As thousands of students head back to school in Western Washington, some school districts are upgrading security, including Tacoma Public Schools, which is rolling out millions of dollars in upgrades.
But 30 miles away, in Tahoma Public Schools, one parent is fighting for security changes across the district.
“It used to be a really exciting thing to think about—oh, my child is going to be starting school, this is going to be such a great experience,” Raime Rigby said. “Now, it’s almost the opposite. It’s really stressful.”
Rigby never thought she’d feel that way when her family moved to Maple Valley in 2020.
“I assumed that the doors at least would be locked for my child and that very basic safety precautions would already be in place… but they’re not,” she said.
She says she found out not all school building doors were locked when someone threatened a school there this March. Her daughter Brooklyn was in kindergarten at the time. She started speaking out and asking for change.
Then, tragedy in Uvalde just a couple of months later: a gunman entered an elementary school through an unlocked exterior door and gunned down 21 people, 19 of them children.
“My first thoughts obviously are all about the children themselves and the parents,” Rigby said. “And then, when you think about, what does this mean for us? Initially, I thought, our school has to act now.”
KIRO 7 asked the Tahoma School District about its policies and a spokesperson told us by email, “All perimeter doors and gates are locked at all times,” but when reporter Linzi Sheldon asked about main entrances, the spokesperson wrote back, “We are respectfully going to refrain from commenting further on the specific security practices... We don’t feel comfortable having potential vulnerabilities of our schools published.”
KIRO 7 reached out to several districts nearby and our state’s largest, Seattle Public Schools. KIRO 7 did not identify any specific school’s security measures, only district policies.
Regarding locking doors, Auburn said it wasn’t a required policy. In Fife and Kent, it’s the case in most schools. In Sumner-Bonney Lake, it varies, but buzz-in upgrades are underway, while in Seattle Public Schools, locking is described as “recommended.” A spokesperson wrote, “There can be some variance on how this guidance is applied in the variety of school buildings and campus layouts in our different communities.” In Puyallup and Tacoma, it’s ‘yes’ on locking. It’s unclear in Tahoma Public Schools.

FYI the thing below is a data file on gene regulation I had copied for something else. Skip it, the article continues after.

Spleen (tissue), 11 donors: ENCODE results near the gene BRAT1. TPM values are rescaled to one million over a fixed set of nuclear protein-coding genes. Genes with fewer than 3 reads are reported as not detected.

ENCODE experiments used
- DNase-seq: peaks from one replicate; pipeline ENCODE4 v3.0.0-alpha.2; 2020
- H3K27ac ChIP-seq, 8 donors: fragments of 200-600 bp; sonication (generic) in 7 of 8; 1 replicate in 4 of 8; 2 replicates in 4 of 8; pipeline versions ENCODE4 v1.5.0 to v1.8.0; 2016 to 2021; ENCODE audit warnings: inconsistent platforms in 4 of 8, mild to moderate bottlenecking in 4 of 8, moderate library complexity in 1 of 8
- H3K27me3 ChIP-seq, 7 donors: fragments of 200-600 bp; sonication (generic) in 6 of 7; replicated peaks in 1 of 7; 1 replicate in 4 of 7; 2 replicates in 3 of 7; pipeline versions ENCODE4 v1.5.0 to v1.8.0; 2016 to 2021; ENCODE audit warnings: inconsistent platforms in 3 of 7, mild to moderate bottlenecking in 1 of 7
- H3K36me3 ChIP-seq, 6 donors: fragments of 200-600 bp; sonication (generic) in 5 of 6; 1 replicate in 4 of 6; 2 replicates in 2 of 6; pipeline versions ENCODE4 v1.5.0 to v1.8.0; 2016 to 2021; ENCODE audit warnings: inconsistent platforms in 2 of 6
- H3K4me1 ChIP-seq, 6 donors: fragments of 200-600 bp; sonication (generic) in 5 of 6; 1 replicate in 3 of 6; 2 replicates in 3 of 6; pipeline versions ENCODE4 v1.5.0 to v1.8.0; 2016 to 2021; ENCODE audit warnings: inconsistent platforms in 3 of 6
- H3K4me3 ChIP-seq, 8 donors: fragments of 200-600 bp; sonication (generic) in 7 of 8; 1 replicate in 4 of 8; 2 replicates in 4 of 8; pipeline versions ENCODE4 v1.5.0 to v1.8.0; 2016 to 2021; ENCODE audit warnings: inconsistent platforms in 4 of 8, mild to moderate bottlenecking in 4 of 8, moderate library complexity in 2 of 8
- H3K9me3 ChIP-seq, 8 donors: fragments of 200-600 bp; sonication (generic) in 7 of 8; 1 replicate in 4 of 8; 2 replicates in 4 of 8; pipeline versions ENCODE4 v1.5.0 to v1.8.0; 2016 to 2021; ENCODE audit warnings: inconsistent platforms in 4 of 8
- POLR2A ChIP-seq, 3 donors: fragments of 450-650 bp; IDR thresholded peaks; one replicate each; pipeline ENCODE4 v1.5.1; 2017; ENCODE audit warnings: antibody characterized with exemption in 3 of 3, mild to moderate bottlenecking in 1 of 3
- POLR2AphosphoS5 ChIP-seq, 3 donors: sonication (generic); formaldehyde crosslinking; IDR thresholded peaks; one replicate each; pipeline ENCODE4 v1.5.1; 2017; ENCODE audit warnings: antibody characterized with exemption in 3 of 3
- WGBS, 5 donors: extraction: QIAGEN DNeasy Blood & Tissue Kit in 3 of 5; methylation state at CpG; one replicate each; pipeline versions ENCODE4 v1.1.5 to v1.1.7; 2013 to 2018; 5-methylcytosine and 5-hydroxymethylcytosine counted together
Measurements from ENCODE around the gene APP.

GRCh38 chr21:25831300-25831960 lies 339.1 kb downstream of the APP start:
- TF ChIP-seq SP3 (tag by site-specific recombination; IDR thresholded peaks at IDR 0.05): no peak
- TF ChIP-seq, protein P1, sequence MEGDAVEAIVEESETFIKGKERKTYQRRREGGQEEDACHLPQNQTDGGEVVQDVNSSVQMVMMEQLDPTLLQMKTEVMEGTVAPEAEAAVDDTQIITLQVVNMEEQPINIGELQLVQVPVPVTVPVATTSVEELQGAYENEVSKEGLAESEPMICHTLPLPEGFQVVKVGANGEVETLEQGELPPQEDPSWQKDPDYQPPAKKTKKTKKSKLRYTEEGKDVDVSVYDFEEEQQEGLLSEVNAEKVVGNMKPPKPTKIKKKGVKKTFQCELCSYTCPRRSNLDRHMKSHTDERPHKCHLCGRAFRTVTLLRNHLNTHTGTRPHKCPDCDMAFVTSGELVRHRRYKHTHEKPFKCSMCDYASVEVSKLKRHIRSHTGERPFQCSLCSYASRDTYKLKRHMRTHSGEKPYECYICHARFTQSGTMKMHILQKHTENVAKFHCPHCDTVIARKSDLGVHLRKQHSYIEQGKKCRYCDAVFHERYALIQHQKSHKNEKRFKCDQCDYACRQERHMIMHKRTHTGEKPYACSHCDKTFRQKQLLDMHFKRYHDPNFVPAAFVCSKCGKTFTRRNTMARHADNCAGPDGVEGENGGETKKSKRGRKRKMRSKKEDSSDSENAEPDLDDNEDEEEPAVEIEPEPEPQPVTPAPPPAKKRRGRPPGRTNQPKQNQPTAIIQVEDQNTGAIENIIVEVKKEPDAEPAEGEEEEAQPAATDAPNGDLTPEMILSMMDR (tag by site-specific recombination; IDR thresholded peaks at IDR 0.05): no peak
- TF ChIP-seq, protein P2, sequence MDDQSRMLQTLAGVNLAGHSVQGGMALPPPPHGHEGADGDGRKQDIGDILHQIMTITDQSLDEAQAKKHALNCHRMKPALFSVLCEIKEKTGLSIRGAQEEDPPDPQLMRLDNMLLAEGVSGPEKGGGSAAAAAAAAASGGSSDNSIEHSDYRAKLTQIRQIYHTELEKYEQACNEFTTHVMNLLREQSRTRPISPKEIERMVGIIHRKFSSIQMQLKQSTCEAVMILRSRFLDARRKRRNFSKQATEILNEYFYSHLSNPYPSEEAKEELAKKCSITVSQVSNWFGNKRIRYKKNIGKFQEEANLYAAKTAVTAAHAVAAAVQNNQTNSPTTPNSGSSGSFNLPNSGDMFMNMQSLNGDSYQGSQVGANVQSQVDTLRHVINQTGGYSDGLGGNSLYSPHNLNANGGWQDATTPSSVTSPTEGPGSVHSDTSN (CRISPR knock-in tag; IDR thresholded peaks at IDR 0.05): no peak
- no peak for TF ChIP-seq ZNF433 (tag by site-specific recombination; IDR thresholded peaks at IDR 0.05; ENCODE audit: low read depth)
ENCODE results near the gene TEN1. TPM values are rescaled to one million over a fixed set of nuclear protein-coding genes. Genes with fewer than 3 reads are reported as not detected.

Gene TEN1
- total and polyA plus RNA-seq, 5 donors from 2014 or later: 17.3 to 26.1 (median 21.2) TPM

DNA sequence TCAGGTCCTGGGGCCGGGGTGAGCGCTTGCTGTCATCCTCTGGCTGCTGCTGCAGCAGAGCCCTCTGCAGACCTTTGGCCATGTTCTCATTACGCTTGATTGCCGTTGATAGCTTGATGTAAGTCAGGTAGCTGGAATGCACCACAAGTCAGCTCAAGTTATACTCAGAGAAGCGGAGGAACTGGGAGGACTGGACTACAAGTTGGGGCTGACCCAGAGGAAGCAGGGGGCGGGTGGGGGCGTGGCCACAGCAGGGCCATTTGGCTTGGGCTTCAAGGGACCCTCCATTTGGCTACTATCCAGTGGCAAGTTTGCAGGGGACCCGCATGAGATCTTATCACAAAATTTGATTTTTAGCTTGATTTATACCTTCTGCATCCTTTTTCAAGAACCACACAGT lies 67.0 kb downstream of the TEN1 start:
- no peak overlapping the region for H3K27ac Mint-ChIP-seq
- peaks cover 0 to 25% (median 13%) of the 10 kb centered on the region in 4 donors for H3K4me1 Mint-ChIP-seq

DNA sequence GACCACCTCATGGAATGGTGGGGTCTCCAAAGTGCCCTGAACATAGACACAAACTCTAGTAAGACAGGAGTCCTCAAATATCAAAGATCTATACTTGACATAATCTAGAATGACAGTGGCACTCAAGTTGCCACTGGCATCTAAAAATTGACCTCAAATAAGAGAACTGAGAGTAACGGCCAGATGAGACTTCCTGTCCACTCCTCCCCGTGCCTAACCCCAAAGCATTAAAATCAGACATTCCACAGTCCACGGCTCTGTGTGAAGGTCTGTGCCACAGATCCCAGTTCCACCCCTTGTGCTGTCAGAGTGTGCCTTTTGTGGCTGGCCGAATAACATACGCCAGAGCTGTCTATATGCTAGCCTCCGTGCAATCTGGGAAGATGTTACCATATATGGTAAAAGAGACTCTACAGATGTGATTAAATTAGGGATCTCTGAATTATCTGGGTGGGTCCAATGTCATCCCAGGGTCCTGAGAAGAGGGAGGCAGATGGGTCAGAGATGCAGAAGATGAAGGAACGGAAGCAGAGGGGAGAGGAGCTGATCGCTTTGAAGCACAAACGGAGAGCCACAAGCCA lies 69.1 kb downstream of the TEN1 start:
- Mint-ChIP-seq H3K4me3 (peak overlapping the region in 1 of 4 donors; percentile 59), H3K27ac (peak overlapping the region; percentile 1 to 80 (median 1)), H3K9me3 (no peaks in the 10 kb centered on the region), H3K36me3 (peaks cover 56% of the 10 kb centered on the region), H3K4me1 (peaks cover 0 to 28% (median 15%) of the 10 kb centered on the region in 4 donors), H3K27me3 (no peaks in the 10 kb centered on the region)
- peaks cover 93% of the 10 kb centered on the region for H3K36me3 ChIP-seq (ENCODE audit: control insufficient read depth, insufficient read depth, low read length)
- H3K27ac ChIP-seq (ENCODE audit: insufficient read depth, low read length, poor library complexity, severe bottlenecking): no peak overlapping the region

Many districts have a single entry point during school hours: Auburn, Puyallup, Sumner-Bonney Lake and Tacoma. It’s the case for the majority of schools in Fife, while Kent and Seattle said it varies. Again, it’s unclear in Tahoma.
Most districts have cameras on all campuses, except for Fife, which is upgrading some cameras, and Seattle, which said most schools have them.
Thirty miles southwest, Tacoma Public Schools Spokesperson Kathryn McCarthy said the district has added 900 new cameras as part of a $28.7 million safety and security plan.
It comes from a $535 million bond passed by Tacoma voters in 2020.
“The safety and security of our staff and students—there is no higher priority,” McCarthy said. “No learning can happen if people aren’t safe.”
KIRO 7 obtained a list of district cameras and discovered upgrades were badly needed. Nearly 9% of them across the district weren’t working, including dozens at Meeker Middle School.
“Meeker had 52 cameras and 41 of them were offline,” reporter Linzi Sheldon said.
“Yeah, Meeker is a perfect example of why we needed upgraded camera systems in our schools,” McCarthy said. “We have an old system where the cameras are worn out.”
McCarthy said these upgraded cameras will allow them to share livestreams with police in an emergency, like an active shooter situation. She said they don’t use facial recognition, but they can help track down students based on what they were wearing. For example, if a student doesn’t arrive home on time, the school can go back to cameras looking at the bus loop and see if they even got on the bus or got on the wrong bus.
Tacoma parent Erin Hohman said she saw the district’s locked door policy in action at Jefferson Elementary, where her children Claire and Jamie are students. But she said it wasn’t enforced before Uvalde.
“When I would pick them up for appointments or something, you could just walk in the front door,” Hohman said.
Tacoma Public Schools told KIRO 7 it will be reminding staff this year that doors must be locked.
“We’re still in the process of upgrading systems, but those front doors are going to be locked,” McCarthy said, “and you’re going to have to either ring a doorbell or use a buzz in system or use that vestibule system at every school.”
It’s a fight Rigby said she isn’t giving up in Tahoma Public Schools.
“Now is the time to act,” she said. “We cannot afford to wait. If something were to happen, it would be devastating.”
Rigby started a petition called “Lock and Secure Tahoma Schools,” and in six days, it’s gathered more than 400 signatures. Tahoma Public Schools said a school security expert will be evaluating the district’s schools sometime in September.
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